Why You Suck At Storytelling – Day 5 of Blog My Book in 21 days

It’s Friday night and I could not be arsed writing!

That was an hour ago…

Damn this 21 day challenge. Cannot fail! So I wrote.

I took one of the chapters that I was not too comfortable with. And gave it a shot. Glad I did.

It is a bit rough, but it is good. Editing comes at the end of the 21 days. So hold your moaning.

My goal is to make this book ridiculously easy to read. For that I am writing it at a grade 6 readability level.

I am a big fan of Hemingway Editor to help with this. And this first chunk has been written directly in it.

Check out tonight’s effort. This chunk will live somewhere in Part I.

Why You Suck At Storytelling

<Insert quote about the demise of storytelling>

The Curse of Knowledge

Steven Pinker is a linguist at Harvard. He introduces the Curse of Knowledge as the inability to put ourselves in the shoes of the less informed.
It’s the over use of technical terms, abbreviations, and concepts we assume our audience knows as well as we do.
This is why many brand stories and marketing messaging fail to connect and push people away.

Don’t know how to talk about yourself

Founders are often too close to what their product or service does, and how it does it, that they cannot see the buyer’s perspective.
They know all the ins and outs and all the details and think that is what the customer wants to know.
Within this deep product knowledge they think the value for the customer lays. And it’s simply a matter of sharing all this information.
The reality is quite different. Prospective customers often have a different way of describing the problem they need solving.
The result they want can be very different to what the founder describes. It stems from their needs, from their perspective, with limited understanding of the solution.
Take the old example of a customer not wanting to buy the drill, what he wants is a hole in the wall.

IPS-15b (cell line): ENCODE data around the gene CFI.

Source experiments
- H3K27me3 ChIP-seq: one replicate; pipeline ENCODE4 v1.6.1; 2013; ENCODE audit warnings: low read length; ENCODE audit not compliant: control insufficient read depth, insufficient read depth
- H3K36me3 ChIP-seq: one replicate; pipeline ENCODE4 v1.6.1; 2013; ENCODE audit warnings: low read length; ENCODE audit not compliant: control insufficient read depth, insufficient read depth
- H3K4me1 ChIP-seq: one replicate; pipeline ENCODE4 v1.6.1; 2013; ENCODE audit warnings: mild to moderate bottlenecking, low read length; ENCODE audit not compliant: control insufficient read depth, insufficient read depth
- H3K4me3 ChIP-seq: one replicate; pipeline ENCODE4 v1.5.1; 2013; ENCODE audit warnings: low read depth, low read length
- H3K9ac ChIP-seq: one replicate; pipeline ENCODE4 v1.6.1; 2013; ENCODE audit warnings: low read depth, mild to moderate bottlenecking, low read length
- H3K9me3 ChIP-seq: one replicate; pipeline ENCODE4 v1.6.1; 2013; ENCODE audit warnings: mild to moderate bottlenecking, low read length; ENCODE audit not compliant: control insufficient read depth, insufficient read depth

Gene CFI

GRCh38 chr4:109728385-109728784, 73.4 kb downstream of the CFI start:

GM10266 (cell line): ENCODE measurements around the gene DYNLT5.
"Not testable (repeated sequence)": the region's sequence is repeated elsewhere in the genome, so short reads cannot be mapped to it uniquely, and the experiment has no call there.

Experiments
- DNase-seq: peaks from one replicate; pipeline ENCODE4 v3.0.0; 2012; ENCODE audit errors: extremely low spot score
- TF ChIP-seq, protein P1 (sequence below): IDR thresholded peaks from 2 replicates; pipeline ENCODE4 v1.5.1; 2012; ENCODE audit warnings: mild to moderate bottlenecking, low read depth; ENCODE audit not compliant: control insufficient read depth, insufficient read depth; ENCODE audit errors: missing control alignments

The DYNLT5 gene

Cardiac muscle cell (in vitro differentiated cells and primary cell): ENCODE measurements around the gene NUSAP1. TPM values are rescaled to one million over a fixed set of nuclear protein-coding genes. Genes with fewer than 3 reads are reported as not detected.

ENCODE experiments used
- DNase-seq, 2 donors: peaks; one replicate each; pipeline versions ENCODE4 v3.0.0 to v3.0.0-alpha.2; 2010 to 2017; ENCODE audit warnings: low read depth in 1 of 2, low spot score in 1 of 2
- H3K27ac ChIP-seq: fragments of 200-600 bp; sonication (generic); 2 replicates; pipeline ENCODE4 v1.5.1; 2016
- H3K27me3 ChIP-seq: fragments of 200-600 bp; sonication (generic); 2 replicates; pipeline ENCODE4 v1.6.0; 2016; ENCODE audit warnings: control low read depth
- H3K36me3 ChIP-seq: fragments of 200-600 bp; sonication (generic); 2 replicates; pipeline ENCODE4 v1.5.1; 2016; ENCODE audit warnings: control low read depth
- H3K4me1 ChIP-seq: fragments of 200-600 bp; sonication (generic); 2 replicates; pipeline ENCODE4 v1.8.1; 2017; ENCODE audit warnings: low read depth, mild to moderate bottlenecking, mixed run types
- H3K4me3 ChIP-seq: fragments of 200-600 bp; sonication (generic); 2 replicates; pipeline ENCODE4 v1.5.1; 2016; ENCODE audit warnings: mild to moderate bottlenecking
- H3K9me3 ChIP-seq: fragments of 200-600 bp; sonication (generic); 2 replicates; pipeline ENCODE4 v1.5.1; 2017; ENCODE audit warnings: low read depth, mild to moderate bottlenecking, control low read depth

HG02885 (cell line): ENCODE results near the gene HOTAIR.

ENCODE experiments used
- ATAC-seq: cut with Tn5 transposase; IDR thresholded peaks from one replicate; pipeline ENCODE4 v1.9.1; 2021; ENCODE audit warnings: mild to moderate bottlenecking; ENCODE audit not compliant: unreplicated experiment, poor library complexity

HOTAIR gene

Don’t want to upset or exclude anyone

9 out of 10 businesses we work with have not stopped to define their ideal buyers. We go into the buyer persona process in detail in chapter XX
They haven’t narrowed focus to provide solutions to only the most profitable and appreciative.
These businesses range from 2 to 3,000 employees. From start ups to 100 years old. It’s an all too common problem!
Without this focus, founders can flounder trying to be the solution for everyone. This means their message gets broader, diluted and unclear to all who it’s for.
Not to mention never streamlining production for profitability!
This is a dangerous space to be in. Your market wants certainty that you are right for them. That takes direct and clear messaging.

The Unvocalised Written Word

Do you speak like you write?
Storytelling predates writing. The successful retelling of a spoken story relies on its memorability. It relies on the strength of its narrative, and of course the language used.
Brand stories and marketing using language not sounded out during development miss out on valuable aural power.
Rhythm, repetition, and word play can create powerful hooks for your audience. All contributing to it’s recall.
Sense checking the spoken words so it sounds natural is critical too. To be retold in conversation, it ought to be conversational language.


That’s all for today.


I'm Luke Faccini, a brand storyteller and strategist in Brisbane Australia.

I help conscious business people articulate and tell their authentic brand story to connect with their tribe. I love branding, business, and people with purpose.

My purpose is Helping Good Businesses Become Better Brands.

Want to know how easy it is to be healthy and full of energy?

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2 responses to “Why You Suck At Storytelling – Day 5 of Blog My Book in 21 days”

  1. Alex Makarski says:

    I LOVE The Hemingway App.

    Founders who flounder = flounders? haha

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